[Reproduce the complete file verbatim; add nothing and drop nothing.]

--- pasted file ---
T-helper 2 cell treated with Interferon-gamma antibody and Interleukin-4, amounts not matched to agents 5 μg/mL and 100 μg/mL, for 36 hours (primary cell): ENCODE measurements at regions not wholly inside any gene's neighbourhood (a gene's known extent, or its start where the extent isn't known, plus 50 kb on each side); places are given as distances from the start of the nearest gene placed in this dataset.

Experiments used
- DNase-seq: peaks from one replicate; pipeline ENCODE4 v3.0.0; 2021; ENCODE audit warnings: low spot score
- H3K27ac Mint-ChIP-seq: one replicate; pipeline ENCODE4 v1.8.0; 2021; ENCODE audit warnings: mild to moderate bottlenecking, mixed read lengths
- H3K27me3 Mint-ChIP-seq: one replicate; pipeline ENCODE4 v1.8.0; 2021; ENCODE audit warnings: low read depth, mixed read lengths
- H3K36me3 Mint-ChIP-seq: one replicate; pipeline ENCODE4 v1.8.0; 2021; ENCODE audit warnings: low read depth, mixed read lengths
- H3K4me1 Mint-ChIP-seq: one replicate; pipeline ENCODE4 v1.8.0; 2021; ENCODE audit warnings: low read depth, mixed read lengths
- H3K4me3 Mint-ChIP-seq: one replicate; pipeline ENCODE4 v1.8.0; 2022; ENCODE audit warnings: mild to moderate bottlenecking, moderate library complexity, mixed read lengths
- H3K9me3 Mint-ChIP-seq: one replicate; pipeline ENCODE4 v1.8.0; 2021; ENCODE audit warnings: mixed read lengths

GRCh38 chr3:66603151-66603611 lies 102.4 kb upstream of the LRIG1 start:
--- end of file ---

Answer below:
T-helper 2 cell treated with Interferon-gamma antibody and Interleukin-4, amounts not matched to agents 5 μg/mL and 100 μg/mL, for 36 hours (primary cell): ENCODE measurements at regions not wholly inside any gene's neighbourhood (a gene's known extent, or its start where the extent isn't known, plus 50 kb on each side); places are given as distances from the start of the nearest gene placed in this dataset.

Experiments used
- DNase-seq: peaks from one replicate; pipeline ENCODE4 v3.0.0; 2021; ENCODE audit warnings: low spot score
- H3K27ac Mint-ChIP-seq: one replicate; pipeline ENCODE4 v1.8.0; 2021; ENCODE audit warnings: mild to moderate bottlenecking, mixed read lengths
- H3K27me3 Mint-ChIP-seq: one replicate; pipeline ENCODE4 v1.8.0; 2021; ENCODE audit warnings: low read depth, mixed read lengths
- H3K36me3 Mint-ChIP-seq: one replicate; pipeline ENCODE4 v1.8.0; 2021; ENCODE audit warnings: low read depth, mixed read lengths
- H3K4me1 Mint-ChIP-seq: one replicate; pipeline ENCODE4 v1.8.0; 2021; ENCODE audit warnings: low read depth, mixed read lengths
- H3K4me3 Mint-ChIP-seq: one replicate; pipeline ENCODE4 v1.8.0; 2022; ENCODE audit warnings: mild to moderate bottlenecking, moderate library complexity, mixed read lengths
- H3K9me3 Mint-ChIP-seq: one replicate; pipeline ENCODE4 v1.8.0; 2021; ENCODE audit warnings: mixed read lengths

GRCh38 chr3:66603151-66603611 lies 102.4 kb upstream of the LRIG1 start: